When renters pay their rent late, most property owners impose late fees as penalties.
Late rent penalties are typically based on reasonable percentages of a tenant’s monthly rate of rent (which stands at 5 to 10%) or on a flat fee. In some cases, the landlord only charges late fees if this was already outlined in their rental lease agreement terms.
However, if the lease doesn’t include a late fee clause, the landlord will not be entitled to suddenly ask his tenants to pay a fee with the due date of their next payment.
Local and state laws have dictated how much fees landlords are allowed to charge for these late payments. Whether you choose to charge a percentage of rent or a flat fee for the late fees, the law usually states a maximum amount allowed per month.
Most states believe that landlords are only liable to charge reasonable amounts for late fees, typically at under 10% per month.
Lease Agreement and Late Fees
A lease agreement should typically outline all the terms and conditions for rent payment, including the late fees policy. An optimal lease agreement should include:
- The monthly due rent
- What day the rent will be due (and what to expect if the day for rent payment falls on a holiday or weekend)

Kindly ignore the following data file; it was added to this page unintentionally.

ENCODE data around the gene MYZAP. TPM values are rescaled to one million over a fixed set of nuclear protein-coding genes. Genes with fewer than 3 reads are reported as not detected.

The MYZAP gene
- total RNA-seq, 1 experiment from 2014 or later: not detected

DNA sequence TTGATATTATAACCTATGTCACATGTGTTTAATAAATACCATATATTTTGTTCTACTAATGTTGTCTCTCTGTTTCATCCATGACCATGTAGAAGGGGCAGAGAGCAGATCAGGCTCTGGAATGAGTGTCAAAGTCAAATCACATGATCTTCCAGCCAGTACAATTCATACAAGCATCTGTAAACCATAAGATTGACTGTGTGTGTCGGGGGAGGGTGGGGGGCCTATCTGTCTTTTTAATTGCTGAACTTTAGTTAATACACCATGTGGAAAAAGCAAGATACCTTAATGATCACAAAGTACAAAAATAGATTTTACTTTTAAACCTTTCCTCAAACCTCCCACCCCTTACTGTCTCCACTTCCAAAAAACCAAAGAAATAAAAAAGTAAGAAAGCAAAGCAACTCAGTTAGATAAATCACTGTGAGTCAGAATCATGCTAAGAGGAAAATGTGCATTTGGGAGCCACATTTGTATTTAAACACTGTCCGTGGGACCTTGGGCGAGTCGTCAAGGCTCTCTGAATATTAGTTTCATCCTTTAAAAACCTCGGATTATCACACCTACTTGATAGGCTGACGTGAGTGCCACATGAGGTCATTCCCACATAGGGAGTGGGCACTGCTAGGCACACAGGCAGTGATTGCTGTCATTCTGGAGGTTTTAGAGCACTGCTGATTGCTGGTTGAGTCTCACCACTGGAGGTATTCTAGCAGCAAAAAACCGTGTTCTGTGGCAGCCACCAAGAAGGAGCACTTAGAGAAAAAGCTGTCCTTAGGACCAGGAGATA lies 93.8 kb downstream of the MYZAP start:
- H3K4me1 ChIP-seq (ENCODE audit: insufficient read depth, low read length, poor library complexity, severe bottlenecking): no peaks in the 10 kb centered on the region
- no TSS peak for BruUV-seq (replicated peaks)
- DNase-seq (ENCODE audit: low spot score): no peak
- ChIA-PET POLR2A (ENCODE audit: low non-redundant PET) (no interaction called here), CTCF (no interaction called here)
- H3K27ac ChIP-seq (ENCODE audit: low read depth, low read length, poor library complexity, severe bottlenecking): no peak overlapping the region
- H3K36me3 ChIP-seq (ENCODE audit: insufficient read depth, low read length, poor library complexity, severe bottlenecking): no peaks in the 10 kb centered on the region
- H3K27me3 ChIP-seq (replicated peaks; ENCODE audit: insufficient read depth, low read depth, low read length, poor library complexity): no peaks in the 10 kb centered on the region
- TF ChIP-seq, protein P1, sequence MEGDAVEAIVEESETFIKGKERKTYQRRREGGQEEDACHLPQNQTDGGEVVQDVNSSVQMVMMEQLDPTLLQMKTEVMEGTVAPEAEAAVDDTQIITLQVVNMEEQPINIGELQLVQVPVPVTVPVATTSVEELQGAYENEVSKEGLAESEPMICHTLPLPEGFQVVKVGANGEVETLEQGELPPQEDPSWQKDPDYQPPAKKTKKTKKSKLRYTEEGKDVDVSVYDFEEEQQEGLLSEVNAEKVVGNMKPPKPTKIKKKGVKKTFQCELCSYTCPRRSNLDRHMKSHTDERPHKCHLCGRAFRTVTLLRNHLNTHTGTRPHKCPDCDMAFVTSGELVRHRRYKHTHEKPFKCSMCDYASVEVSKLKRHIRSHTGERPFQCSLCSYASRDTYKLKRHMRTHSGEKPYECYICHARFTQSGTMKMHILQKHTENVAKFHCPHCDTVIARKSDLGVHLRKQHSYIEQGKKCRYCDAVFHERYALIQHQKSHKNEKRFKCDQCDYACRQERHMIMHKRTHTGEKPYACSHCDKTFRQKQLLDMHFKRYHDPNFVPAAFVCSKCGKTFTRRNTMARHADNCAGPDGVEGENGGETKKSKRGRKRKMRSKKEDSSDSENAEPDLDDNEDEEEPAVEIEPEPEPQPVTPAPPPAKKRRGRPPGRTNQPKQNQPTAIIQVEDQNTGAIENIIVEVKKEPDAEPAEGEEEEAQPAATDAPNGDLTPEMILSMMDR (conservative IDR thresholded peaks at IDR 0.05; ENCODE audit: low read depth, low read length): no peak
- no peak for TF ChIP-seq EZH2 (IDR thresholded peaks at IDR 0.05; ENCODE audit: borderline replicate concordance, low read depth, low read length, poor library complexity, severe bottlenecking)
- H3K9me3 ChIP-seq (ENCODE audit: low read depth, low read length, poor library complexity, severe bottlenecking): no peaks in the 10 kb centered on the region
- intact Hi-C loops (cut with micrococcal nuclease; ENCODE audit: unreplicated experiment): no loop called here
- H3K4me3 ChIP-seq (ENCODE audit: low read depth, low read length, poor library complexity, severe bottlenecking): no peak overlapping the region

- How the rent should be paid (i.e. paid online, dropped off, or mailed)
- On what day the rent payment will be considered late (i.e. if you wish to have a grace period)
- What will happen if the rent is late (what percentage of late fee will be due and how you renters are charged)
- What will happen if the rent remains unpaid (this includes details for termination of the rental agreement)
Here, you should reference the state’s applicable statutes in the terms of rent payment and the policies for late fees. It will also be wise to appoint an attorney or property manager who is well-versed in the laws of the state to review your rental agreement before you have tenants sign it.
When Will a Late Rent Fee Be Illegal?
If you have not included a clause for late fees in your lease agreement, the landlord will not be liable to ask for it. Most states only allow a reasonable amount as a late fee. For instance, 10% is typically considered to be unreasonable.
Based on the previous statement, if a renter has signed a rental agreement where the landlord has included a clause for an unreasonable amount of late fee, it will still be well within your rights as a tenant to refuse the payment. They will also have the right to challenge the landlord in court if they decide to evict you because you broke the provision in the lease agreement.
If you are unsure whether your provision for late fees is following local and state laws correctly, you should start by researching landlord-tenant laws.
However, if you don’t have enough time to deal with these issues in your rental property, you can always delegate these tasks to your property manager or hire the right professionals for the task at hand. The only thing you will be responsible for is to offer your potential tenants more affordability, personalization, and authenticity as opposed to rent collection.